In February 2007, a Maulvi (Islamic cleric) from the Pakistani side of Kashmir travelled through the recently opened Poonch-Rawalakote bus route to reach the Indian side for a reunion with his separated family. In the town of Poonch, about 200 Sikhs gathered to greet the Maulvi with the slogan ‘Jo Bole So Nihal Sat Sri Akaal’, a Sikh religious saying, which can be translated as “Blessed is the person who says ‘God is Truth’”. The Maulvi did not feel uncomfortable or deterred by the slogan because the receiving Sikhs were his brethren, who had retained their religion while he had converted to Islam while living on the other side of the line of division. Here, the slogan was not construed as a call to religious hatred and disharmony or a precursor to communal riots; rather it invoked the intimacy which Kashmiris enjoyed across religious divides for centuries. There are hundreds of Hindus and Sikhs in Pakistani Kashmir who have converted to Islam but their families in India Kashmir continue to be Hindu and Sikhs. This has however not been an obstruction in their longing for reunion.
Religion could not obfuscate the relations of blood. Basant Sharma (name changed) of Surankote in J&K, about 30 kilometers from the dividing line, narrated his heart rending experience during his visit to Pakistani Kashmir to meet his separated family members in Bhimber. Born into a rich Hindu family in Bhimber the family of Basant could not escape communal riots which took in its flames Hindus, Muslims and Sikhs all alike. He recounted how he, then a young boy, was protected by a Muslim family, who also facilitated his escape to the Indian side of Kashmir. Basant met his deceased elder brother’s family during his much cherished journey to Bhimber. His nephew Farooq, who was not born until after partition, was so happy to meet this uncle for the first time that he expressed an interest in establishing marital relationship of his son Maqbool with the granddaughter of Basant. There are hundreds of such narratives in the landscape of Kashmir. It is hence no surprise that people like Basant and Farooq, or the Maulvi and his Sikh family, are votaries of peace and protest any measures by the states to slow down the momentum of this grassroots process in the labyrinthine diplomatic process.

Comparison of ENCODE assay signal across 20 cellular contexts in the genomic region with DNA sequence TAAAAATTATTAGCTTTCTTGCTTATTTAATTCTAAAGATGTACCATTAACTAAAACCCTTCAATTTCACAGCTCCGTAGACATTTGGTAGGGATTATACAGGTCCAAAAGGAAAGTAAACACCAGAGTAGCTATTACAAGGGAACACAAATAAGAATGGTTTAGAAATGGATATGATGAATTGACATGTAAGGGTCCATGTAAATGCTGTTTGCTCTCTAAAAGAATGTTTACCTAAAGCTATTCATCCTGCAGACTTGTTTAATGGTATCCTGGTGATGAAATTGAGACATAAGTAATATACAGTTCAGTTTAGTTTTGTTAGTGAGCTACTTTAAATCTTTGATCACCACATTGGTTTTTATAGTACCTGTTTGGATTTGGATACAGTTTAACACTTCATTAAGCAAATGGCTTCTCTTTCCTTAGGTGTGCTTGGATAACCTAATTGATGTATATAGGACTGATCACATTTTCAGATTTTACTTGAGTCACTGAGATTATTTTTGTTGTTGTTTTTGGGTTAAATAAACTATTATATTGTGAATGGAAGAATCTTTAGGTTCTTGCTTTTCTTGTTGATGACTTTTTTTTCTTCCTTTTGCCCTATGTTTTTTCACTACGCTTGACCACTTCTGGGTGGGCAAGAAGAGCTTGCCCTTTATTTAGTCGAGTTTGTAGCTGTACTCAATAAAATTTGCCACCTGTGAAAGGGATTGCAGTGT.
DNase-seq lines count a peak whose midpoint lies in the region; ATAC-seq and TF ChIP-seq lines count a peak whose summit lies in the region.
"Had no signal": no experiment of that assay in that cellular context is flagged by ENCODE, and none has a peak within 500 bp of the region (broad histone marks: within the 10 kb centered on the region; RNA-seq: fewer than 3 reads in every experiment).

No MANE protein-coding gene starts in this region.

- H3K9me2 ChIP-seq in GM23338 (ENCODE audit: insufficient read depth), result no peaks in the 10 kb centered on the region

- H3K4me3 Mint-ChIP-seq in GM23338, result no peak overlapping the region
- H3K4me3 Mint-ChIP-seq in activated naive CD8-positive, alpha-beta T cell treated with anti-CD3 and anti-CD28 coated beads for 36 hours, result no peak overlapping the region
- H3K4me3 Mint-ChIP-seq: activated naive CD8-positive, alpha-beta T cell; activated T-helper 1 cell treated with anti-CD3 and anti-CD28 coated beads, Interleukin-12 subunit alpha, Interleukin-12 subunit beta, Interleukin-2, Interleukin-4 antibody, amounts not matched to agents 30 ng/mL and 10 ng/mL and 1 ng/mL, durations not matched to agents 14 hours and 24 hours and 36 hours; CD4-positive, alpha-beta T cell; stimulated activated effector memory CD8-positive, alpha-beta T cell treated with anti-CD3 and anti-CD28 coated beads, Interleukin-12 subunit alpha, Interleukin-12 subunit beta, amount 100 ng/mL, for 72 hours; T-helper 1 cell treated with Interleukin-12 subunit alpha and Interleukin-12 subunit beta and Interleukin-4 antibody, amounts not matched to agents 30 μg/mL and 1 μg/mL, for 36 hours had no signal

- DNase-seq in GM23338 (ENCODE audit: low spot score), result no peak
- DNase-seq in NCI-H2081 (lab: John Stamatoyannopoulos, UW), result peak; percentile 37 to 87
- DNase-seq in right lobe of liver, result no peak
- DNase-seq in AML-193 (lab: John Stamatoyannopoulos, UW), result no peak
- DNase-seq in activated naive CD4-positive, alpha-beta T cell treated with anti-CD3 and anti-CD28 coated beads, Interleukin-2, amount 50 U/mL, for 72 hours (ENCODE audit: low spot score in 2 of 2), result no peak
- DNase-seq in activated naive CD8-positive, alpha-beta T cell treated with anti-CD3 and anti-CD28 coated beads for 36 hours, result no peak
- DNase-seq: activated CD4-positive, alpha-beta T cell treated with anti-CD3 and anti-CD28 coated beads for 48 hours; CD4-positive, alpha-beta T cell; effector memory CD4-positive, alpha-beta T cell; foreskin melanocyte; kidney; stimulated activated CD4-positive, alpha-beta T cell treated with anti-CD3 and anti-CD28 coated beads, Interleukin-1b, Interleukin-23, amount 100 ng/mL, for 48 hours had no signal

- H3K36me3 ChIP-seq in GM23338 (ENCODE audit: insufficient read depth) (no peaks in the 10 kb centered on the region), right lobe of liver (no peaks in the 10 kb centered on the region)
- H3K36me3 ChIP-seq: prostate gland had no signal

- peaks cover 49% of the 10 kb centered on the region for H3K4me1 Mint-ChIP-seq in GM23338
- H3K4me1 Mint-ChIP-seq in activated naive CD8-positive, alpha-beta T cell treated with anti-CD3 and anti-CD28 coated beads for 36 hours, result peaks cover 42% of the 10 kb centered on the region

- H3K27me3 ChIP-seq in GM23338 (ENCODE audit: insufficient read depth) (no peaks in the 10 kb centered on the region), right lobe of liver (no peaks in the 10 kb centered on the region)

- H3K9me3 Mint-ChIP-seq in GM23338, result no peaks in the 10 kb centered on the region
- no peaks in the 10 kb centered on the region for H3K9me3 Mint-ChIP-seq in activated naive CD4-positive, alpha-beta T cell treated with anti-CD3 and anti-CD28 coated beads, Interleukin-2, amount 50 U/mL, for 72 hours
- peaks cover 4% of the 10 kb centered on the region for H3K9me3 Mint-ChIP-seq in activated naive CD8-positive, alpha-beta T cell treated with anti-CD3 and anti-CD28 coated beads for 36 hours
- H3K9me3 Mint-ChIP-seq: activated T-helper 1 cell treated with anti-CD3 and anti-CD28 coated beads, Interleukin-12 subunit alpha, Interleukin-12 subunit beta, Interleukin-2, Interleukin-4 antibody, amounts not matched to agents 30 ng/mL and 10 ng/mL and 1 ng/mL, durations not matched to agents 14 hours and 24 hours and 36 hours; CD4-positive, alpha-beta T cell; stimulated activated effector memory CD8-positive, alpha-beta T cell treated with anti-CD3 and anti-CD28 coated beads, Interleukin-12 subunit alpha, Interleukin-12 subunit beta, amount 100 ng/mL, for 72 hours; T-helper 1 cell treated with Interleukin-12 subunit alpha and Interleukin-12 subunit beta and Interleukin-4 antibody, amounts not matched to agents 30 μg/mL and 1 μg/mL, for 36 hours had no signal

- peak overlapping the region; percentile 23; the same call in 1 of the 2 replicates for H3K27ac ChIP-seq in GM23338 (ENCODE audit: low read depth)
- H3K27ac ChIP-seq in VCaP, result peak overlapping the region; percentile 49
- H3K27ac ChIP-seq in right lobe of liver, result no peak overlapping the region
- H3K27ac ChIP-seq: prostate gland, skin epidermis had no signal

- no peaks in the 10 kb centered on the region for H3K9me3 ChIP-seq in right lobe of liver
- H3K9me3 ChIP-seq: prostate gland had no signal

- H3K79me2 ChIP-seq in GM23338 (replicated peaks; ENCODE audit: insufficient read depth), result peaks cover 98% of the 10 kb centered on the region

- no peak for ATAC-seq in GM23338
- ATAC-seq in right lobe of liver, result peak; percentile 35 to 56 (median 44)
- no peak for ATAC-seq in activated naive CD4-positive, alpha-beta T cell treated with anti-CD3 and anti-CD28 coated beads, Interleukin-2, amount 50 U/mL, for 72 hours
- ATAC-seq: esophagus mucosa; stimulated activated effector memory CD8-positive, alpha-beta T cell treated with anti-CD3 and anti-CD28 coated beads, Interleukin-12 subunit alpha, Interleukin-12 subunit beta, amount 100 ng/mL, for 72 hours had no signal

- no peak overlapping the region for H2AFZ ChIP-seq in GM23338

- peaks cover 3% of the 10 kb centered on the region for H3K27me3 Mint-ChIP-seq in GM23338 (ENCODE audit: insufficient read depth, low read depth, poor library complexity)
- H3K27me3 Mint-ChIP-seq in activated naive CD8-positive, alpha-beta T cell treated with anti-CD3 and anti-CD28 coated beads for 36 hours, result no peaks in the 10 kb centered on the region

Despite the tumultuous relations between India and Pakistan, reflected in four wars and the imposition of a rigid border (called the LoC since 1972), the divided people of undivided Kashmir never lost sight of their integrated socio-cultural life, which was ruptured by the line of separation. They search for all kinds of avenues to remain in contact. Some innovative ways include meeting in a third country, or during religious pilgrimages such as Hajj, and exchanging physical mail which takes long, circuitous routes and about two to six months to reach the targeted recipient, who in some cases resides only a few kilometers away. Contact has become easier with the use of mobile phones, email and other internet facilities, but these facilities are strictly monitored by government agencies.
Although peacebuilding in Kashmir across the religious divide is in its nascent stage and is a novel phenomenon, it is crucial to emphasize that it provides ample guidance how peace in the trouble torn region must be preserved as well as fostered. Kashmir is known as one of the most violent conflicts in the world and a case in which the religion factor is the dominant one. The developments of the last decade provide sufficient ground for reassessment of the traditional conflict analysis in Kashmir, which is mostly viewed through the prism of religious antagonism. Religious differences as an obstacle to peacebuilding have been surpassed. It is the relations beyond religious affiliation that can play a pivotal role in peace building and conflict transformation.